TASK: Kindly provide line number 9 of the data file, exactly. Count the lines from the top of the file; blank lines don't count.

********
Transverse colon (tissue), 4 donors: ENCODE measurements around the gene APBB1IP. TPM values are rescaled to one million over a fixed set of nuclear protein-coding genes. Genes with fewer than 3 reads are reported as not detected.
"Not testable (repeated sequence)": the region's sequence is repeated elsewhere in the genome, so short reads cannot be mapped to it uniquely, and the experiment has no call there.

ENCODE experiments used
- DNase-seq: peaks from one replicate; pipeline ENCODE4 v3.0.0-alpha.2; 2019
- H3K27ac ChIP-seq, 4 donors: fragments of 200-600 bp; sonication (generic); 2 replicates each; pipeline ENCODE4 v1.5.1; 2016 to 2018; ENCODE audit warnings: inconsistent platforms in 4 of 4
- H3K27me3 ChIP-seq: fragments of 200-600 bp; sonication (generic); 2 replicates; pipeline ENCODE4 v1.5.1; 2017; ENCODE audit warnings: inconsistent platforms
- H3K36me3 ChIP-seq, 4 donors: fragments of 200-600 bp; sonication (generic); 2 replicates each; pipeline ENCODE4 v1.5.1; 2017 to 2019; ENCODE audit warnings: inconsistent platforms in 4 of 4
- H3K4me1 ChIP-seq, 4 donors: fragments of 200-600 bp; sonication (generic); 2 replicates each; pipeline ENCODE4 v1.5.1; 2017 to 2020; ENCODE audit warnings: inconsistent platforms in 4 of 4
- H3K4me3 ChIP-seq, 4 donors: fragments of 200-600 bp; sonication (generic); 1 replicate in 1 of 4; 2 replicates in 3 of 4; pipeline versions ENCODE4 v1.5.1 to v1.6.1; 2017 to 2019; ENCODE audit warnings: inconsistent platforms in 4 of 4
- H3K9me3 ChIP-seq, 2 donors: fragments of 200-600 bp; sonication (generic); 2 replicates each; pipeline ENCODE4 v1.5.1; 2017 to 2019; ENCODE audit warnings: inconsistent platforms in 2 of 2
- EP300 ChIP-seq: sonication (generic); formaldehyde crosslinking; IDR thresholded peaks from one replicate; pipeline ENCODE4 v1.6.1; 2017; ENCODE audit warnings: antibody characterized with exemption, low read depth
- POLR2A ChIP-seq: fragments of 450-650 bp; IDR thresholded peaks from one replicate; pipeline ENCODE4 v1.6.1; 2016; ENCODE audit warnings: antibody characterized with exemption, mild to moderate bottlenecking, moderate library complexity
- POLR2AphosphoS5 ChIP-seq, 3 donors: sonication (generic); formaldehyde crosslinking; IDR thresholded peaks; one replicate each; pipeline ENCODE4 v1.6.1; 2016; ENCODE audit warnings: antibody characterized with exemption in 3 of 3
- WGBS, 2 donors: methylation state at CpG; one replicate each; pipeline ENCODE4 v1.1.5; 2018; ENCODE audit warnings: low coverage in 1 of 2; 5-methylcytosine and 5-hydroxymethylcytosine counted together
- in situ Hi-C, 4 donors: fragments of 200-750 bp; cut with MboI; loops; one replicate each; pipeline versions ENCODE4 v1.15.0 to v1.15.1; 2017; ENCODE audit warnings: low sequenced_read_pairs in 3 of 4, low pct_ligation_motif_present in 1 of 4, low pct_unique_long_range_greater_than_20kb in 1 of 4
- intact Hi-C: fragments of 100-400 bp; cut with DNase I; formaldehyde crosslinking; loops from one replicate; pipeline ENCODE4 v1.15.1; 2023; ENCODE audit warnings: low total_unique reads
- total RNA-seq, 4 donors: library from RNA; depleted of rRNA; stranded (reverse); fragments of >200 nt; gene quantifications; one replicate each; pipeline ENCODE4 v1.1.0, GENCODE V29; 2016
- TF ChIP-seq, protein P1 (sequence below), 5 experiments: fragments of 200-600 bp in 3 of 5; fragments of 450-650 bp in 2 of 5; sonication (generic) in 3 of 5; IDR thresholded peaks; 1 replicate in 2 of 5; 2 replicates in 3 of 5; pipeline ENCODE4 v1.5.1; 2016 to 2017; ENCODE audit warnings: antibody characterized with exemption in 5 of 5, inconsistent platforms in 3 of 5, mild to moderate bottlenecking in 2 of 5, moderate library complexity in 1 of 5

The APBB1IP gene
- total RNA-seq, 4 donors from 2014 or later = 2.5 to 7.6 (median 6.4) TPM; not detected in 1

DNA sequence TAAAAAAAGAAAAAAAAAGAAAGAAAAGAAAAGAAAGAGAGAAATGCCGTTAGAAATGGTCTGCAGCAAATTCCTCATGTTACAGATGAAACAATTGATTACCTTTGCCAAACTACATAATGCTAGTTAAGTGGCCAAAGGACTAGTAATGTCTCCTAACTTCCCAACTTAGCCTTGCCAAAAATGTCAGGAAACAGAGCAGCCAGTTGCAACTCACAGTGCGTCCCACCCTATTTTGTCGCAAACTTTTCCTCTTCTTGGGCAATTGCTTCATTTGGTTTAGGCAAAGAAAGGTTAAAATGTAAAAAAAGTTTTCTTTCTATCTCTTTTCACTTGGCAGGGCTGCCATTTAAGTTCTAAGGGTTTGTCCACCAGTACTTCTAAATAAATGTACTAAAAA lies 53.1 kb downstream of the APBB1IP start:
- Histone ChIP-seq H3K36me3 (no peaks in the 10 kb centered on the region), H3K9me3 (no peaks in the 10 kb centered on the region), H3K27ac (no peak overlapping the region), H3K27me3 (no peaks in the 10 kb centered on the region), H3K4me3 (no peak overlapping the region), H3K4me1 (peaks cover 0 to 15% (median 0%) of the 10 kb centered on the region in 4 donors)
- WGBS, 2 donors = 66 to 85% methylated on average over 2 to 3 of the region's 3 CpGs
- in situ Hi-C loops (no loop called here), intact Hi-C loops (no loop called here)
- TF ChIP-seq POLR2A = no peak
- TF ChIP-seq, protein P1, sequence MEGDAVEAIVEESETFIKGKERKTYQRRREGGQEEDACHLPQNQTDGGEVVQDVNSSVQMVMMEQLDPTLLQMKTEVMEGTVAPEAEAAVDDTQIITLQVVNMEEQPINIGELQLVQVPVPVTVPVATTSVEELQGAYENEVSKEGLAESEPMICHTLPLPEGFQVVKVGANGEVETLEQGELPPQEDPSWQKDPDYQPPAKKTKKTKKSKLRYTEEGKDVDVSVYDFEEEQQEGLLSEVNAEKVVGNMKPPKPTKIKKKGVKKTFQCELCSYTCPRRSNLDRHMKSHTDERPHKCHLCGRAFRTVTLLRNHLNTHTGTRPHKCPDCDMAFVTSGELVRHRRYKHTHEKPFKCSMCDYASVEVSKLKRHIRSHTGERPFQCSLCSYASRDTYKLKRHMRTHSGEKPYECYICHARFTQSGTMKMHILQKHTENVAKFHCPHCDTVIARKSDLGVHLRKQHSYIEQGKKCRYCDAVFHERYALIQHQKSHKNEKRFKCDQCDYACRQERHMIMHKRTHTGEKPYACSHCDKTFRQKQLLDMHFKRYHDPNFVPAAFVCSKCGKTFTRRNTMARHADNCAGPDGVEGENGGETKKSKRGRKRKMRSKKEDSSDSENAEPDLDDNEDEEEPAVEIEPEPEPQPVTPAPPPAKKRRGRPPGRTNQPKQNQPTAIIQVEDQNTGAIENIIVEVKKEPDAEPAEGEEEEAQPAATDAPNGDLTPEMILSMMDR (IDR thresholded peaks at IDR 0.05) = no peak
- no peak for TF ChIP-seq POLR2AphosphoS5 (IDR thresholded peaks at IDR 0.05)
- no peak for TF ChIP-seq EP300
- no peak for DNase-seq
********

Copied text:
- H3K4me3 ChIP-seq, 4 donors: fragments of 200-600 bp; sonication (generic); 1 replicate in 1 of 4; 2 replicates in 3 of 4; pipeline versions ENCODE4 v1.5.1 to v1.6.1; 2017 to 2019; ENCODE audit warnings: inconsistent platforms in 4 of 4